Prayers were said in the Scottish Highlands today for four climbers who were swept to their deaths in an avalanche. Two survived the accident, though one woman lies critically ill in hospital.

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The climbers were among a party of six on Bidean Nam Bian, a mountain near Glencoe.

It is believed they were descending from a peak on the south side of the valley when the snow-covered slope they were crossing broke away, engulfing five of them and sending them hundreds of feet down the mountain.

Glencoe and Lochaber mountain rescue teams and police were scrambled and following a major search two men and two women were found dead, buried beneath the snow.

Three of those who died have been named by Northern Constabulary.

They are Una Rachel Finnegan, 25, from County Antrim, Tom Chesters, 28, who was living in Leeds and 24-year-old Christopher Bell, from Blackpool.

Mr Bell was a Phd student studying Ocean Mapping in Oban, Northern Constabulary said.

Another man who stayed with the teams to help the search survived, while a 24 year old woman, from the Durham area, is in Belford hospital in Fort William with serious head injuries.

Scotland's First Minister Alex Salmond has called it "an appalling tragedy", saying "to lose four people from a party of six is truly devastating".

He thanked the police and mountain rescue teams, adding: "Our immediate thoughts and prayers are with the families of those who have been lost."
Police are expected to interview the surviving man today to find out exactly what happened during the tragedy.

The woman has been moved to the Southern General in Glasgow and remains in a critical condition, Northern Constabulary said. Members of her family are with her.

The next of kin of those who died have been told and their names are expected to be released later, it added.

Superintendent Philip MacRae said: "Our thoughts are with the families and all those who are affected by this tragic incident. Members of the climbing party were from different parts of the UK and a priority for us has been to trace and inform all next of kin. They have now been informed and we have family liaison officers in place.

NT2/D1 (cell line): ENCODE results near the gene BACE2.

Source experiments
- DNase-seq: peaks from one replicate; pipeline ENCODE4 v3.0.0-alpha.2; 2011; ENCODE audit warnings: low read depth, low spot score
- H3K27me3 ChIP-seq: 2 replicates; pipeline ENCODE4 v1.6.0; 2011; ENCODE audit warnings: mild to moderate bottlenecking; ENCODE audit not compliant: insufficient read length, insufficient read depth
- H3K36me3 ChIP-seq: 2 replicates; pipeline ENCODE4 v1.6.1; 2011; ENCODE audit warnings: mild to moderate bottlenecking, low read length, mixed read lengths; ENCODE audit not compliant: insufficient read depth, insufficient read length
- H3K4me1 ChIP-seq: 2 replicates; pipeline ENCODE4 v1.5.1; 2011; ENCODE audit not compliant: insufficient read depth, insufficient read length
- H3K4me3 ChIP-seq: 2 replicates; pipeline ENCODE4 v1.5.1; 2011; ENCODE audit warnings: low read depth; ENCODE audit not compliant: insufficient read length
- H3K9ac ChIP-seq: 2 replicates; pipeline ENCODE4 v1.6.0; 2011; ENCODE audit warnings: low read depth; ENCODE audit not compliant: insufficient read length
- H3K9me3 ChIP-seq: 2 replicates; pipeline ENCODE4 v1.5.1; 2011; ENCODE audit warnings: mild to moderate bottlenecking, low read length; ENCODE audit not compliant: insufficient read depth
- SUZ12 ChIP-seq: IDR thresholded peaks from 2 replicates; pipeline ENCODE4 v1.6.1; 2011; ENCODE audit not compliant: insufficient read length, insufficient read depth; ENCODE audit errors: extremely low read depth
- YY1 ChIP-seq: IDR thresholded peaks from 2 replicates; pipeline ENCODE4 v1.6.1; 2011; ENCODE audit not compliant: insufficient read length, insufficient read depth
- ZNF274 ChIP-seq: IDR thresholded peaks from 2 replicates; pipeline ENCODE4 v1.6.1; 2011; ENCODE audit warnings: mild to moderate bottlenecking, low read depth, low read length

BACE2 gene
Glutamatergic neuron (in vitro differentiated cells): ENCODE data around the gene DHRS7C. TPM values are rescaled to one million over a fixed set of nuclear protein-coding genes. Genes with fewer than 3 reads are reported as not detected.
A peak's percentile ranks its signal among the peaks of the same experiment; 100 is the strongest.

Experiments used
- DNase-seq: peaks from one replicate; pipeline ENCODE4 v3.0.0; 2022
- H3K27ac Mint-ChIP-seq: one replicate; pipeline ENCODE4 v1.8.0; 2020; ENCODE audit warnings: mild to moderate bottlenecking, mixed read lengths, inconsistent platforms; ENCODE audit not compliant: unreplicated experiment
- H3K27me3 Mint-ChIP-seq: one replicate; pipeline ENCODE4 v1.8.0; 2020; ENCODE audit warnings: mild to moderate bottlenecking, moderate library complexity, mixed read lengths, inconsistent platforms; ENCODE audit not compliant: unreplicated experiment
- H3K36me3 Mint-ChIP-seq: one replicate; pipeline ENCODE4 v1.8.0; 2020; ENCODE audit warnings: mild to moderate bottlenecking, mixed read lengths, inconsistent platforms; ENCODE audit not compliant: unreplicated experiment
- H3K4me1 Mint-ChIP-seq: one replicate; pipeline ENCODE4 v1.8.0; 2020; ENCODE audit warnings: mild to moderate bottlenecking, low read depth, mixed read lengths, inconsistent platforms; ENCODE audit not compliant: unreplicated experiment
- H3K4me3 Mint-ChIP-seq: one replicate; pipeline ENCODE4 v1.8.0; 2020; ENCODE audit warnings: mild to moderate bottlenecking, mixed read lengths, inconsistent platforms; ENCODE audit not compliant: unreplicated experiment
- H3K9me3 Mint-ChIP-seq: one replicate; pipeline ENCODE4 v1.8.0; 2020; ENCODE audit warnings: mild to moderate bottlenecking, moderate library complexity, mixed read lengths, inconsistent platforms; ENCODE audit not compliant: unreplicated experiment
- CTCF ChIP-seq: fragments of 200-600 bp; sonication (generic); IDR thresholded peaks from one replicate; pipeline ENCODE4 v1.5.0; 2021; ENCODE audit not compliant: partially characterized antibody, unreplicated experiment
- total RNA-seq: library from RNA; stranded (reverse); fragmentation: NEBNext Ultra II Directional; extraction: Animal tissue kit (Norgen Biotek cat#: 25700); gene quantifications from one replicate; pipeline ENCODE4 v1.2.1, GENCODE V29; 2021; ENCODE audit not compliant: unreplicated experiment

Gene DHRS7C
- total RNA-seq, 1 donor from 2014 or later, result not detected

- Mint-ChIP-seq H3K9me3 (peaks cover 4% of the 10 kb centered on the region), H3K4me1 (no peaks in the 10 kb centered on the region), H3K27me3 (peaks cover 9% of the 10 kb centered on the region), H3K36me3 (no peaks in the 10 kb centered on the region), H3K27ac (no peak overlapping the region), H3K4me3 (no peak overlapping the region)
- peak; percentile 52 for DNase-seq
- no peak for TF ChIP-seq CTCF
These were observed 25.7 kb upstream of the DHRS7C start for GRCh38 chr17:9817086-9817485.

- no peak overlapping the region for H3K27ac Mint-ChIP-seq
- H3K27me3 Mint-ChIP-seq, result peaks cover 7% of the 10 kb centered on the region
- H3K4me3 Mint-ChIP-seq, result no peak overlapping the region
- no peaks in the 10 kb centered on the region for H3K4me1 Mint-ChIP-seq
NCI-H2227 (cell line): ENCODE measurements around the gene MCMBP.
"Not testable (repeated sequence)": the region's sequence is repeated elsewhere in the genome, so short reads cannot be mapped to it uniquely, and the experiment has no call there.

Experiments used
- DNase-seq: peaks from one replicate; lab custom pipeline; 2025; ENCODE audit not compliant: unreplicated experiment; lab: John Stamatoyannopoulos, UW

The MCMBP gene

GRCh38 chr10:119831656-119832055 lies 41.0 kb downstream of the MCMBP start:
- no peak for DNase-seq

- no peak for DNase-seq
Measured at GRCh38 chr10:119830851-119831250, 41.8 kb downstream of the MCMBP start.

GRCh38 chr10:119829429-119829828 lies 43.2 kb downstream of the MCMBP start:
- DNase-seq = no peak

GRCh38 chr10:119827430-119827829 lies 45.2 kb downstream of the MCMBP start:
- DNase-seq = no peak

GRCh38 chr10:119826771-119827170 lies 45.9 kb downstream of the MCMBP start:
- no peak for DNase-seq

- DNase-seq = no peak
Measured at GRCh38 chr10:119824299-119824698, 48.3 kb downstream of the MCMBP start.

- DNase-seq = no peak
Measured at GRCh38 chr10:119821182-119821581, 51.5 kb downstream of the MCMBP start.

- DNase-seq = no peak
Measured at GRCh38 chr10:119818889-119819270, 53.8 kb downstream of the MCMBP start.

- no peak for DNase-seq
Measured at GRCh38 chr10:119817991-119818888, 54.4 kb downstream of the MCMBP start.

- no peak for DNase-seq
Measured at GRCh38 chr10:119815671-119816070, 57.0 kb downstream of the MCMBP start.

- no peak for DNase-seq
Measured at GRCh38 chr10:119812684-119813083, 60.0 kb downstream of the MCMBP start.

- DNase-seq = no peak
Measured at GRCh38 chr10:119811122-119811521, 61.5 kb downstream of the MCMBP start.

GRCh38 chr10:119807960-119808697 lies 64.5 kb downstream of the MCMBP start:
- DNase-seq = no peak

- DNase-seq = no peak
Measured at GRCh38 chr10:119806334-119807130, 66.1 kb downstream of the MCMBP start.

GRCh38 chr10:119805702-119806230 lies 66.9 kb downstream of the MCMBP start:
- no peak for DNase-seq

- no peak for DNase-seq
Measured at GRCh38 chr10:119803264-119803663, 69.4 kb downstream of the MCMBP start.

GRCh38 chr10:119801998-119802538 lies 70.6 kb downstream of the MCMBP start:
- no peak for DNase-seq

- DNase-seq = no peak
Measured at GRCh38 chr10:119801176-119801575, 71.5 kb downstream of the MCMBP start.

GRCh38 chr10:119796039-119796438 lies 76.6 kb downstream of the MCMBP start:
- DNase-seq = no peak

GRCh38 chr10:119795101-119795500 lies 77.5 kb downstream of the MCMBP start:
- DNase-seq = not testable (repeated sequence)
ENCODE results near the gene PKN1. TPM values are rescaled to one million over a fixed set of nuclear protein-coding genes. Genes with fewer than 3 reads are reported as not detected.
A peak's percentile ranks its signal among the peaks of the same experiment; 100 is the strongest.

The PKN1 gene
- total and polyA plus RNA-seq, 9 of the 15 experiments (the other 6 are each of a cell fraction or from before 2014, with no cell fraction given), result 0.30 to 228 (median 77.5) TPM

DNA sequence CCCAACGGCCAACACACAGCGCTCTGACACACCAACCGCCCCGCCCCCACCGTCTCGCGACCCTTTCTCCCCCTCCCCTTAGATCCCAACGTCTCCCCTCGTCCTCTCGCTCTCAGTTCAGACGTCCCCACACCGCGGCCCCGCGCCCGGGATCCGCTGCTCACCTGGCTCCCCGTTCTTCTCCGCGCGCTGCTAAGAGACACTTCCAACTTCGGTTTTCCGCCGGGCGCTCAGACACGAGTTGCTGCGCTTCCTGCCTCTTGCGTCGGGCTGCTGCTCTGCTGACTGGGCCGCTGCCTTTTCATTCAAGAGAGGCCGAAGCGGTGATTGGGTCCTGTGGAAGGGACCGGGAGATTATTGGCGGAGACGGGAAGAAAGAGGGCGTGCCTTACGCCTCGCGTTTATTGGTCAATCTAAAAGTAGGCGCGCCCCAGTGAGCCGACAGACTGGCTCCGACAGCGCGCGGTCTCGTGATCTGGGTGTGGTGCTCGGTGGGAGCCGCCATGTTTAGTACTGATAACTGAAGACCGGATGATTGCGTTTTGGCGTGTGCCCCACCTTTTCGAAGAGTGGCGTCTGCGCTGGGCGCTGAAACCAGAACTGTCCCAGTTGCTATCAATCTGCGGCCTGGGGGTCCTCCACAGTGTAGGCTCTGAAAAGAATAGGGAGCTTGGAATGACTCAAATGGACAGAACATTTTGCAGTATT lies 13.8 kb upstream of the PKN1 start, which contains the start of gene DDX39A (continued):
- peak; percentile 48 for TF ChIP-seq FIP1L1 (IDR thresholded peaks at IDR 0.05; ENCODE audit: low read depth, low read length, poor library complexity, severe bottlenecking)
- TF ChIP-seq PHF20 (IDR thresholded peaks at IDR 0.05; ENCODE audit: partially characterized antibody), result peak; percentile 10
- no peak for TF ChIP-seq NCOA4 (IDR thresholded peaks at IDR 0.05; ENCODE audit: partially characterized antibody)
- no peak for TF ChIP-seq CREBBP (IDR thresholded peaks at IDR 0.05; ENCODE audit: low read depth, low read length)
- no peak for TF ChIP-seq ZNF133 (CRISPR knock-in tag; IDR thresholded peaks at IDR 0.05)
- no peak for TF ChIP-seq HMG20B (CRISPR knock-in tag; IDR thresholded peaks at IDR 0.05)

"I would like to express my thanks to the members of the Glencoe and Lochaber Mountain Rescue teams who assisted with the emergency phase of this incident. I am grateful for their expertise and rapid response."

Jonathan Hart, chairman of the Mountain Rescue Committee of Scotland, said: "This was a tragic event and I speak on behalf of all the mountain rescue team members involved when I say our hearts go out to the casualties and the families of all those involved.

"People come from all over the UK and the world to experience and enjoy the mountain scenery and sports in this part of Scotland. Mountain rescue teams train for these kind of incidents and indeed there was a national Scottish Mountain Rescue course on this weekend on Avalanche Rescue, taking place in the Nevis range.

"Everything possible was done, as part of an outstanding multi-agency response, to increase the opportunities for survival of the casualties and take them off the mountain before the hours of darkness. It is very sad that there has been such a tragic outcome."

The Rev Moira Herkes, who led a service at St Munda's Church in nearby Ballachulish, told the congregation: "We include in our prayers thoughts for the deceased in yesterday's tragic accident on the mountain and their families. Somehow life must continue. We accept the challenges of nature as part of our living."

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